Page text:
Core vs. Abs: Is there a difference?
While it’s important to work your abs, your abdominal muscles are just a small part of the front of your body. However, your core is made up of over 20 muscles that are responsible for having better balance, better posture and can even reduce back pain! Strengthening your core can help you improve on many beloved activities like golfing, tennis, swimming, and more!
Here are some of our favorite core exercises, broken down into beginner, intermediate, and advanced routines.
Deadbug – Don’t let the name fool you. This exercise targets the lower core, an area that most sit ups and crunches never reach. Begin laying face up with your arms extended towards the ceiling and your legs in a tabletop position, knees bent at 90 degrees and in line with the hip joints. This is your starting position. Extend your right arm back and your left leg out simultaneously, keeping your low back pressed against the floor the entire time. Return to the starting position and repeat with the opposite arm and leg. Don’t forget to breathe!
Beginner: This exercise is tougher than it looks. If you’re just beginning, try getting in the starting position and just extend the arms, and then just extend the legs. Every time you practice, see if you can do one leg and one arm simultaneously. Remember, don’t let your low back off the ground! This can cause unnecessary back pain. Start with 10 total reps, 2-3 rounds.
Intermediate: Grab a yoga ball and get into your starting tabletop position. Place the ball on the tops of your thighs and your triceps resting on top of the ball. Perform the exercise, extending your arm and leg simultaneously, and don’t let the ball drop or shift. This requires a new level of stability. Try for 10 total reps, 3 rounds.
Advanced: Grab a yoga ball and perform the exercise like described in the intermediate section – only you’re also going to wrap a resistance band around the soles of your feet, adding that extra bit of resistance to the mix. Try for 10 total reps, 3 rounds.
Plank – The plank position is one of the best ways to strengthen and challenge your core, along with your gluts, back, and abs. There are many ways to change it up to meet you where you’re at, but here are the basics:
Start on all fours with your weight distributed evenly. Your hands should be directly underneath your shoulders with your chest in line between your thumbs. Make sure your weight is not sinking into your hips. Step the feet backwards, one at a time, weight on the toes into your plank position. Your weight should still feel even, with your shoulders in line with your hands and your focus forward, keeping the spine in a direct line. Be careful not to arch or tuck the pelvis.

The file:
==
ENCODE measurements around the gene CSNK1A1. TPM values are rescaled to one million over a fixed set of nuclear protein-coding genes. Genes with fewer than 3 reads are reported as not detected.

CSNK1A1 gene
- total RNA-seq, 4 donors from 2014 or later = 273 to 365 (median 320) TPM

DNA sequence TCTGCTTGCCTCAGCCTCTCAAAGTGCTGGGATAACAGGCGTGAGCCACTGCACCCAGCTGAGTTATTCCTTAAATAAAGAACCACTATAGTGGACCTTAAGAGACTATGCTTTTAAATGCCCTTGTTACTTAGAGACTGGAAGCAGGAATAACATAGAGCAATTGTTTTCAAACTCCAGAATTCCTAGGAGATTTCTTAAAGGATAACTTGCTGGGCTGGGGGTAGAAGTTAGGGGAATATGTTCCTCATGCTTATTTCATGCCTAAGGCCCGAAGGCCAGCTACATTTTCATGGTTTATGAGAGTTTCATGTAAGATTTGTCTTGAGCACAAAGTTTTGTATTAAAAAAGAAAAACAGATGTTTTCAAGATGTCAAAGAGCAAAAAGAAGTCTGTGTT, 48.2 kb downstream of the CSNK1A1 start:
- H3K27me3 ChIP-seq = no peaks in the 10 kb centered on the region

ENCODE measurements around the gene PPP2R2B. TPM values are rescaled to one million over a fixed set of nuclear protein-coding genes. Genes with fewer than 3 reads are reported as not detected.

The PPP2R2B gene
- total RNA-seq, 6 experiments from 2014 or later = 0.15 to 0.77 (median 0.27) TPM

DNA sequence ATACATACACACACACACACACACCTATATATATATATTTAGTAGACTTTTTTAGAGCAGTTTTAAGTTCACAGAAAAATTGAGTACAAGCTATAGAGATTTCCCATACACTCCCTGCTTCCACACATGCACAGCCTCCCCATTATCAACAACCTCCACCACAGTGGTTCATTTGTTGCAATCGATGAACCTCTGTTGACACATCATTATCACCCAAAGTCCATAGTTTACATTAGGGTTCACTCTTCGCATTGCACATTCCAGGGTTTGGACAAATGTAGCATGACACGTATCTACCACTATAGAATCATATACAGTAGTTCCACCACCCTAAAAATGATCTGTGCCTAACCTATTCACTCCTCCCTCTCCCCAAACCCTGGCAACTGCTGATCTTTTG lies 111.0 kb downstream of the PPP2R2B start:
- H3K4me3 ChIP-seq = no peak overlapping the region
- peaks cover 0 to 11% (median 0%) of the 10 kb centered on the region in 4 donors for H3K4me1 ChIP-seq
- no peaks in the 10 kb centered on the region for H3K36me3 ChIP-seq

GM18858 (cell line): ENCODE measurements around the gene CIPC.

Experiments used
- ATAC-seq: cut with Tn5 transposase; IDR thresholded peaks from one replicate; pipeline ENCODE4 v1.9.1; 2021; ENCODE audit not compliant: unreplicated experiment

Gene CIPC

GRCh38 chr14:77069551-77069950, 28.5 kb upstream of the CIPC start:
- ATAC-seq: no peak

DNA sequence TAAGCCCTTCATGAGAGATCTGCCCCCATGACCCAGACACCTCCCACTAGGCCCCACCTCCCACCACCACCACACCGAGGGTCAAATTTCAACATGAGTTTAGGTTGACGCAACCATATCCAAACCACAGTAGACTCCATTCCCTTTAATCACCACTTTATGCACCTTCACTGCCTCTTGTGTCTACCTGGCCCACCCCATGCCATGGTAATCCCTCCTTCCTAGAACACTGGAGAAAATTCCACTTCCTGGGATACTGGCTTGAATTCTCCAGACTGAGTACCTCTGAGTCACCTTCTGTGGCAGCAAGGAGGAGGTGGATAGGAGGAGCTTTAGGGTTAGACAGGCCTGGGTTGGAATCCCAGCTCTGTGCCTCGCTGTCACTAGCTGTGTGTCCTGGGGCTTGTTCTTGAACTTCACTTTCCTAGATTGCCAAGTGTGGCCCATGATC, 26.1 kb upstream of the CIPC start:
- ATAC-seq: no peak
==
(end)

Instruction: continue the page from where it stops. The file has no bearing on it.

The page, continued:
Beginner: Use your knees to balance in the plank position instead of your feet. You may also lower your hands and use your forearms instead. This takes some pressure off of the wrist joint. Hold for 30 seconds. Rest for 30 seconds.
Intermediate: Hold the plank on your hands and toes and challenge yourself each day with time. First start with 30 seconds, and work your way up each time by 5-10 second increments.
Advanced: There are a lot of ways to kick your planks up a notch: you can add some weight to the thick of your back, which adds resistance, add shoulder taps, making sure your hips stay stable and facing front, you can add a push up and on the push movement, bring your elbow to the opposite knee. There are lots of ways to continue building on the plank.
Row Boat, or “Russian Twist” – You may have seen this exercise in a fitness routine before, but we’re going bring it back to the basics. This is used a lot as an oblique strengthening exercise (the ab muscles on the sides that can make a “V” shape). These muscles are an important part of our overall core. Start by laying on the ground with your spine in neutral alignment (no tucking the pelvis or arching the back) and your knees bent, in line with the sits bones. Keeping the legs together, contract and lift them off the floor until they form a 45~ degree angle with your torso. Using your core, bring your upper body off the floor and clasp your hands in front of you. Twist from one side to the other, keeping your hips as still as possible, only moving the core from one direction to the other.
Beginner: Instead of having your hands clasped in front of you, place them underneath your hips on the floor for extra support. You can also keep your knees bent, but heels gently placed on the ground. Work your way up to the 45 degree angle. Perform 10 repetitions on each side, 3 rounds.
Intermediate: Straighten your legs out for more of a challenge, targeting the lower core which is a pesky place to get to! Perform for 15 reps each side, 3 rounds.
Advanced: Use the intermediate cue by trying to stretch your legs out, and grab a light – medium sized weight in your hands, adding resistance. If you’re feeling super strong, you can even add a light-medium weight between the soles of your feet and challenge your legs too, making this a full body workout. Perform for 20 reps each side, 3 rounds.
Don’t forget to breathe and don’t shift your hips to move from side to side!
Hovers – Start on all fours with your weight distributed evenly. Your hands should be directly underneath your shoulders with your chest in line between your thumbs. Make sure your weight is not sinking into your hips. Inhale to start and on the exhale, press into the floor with your hands and hover your knees above the ground.
Beginner: Count to 5 and lower back down. Rest for 10 seconds, and repeat 4 rounds.
Intermediate: Count to 10 and lower back down. Rest for 5 seconds, and repeat 4 rounds.
Advanced: Perform with a shoulder tap, shifting to bring the right arm to the opposite shoulder and back down, bring the left arm up and tap the opposite shoulder, and back down. Repeat for 10 total taps, 3-4 rounds.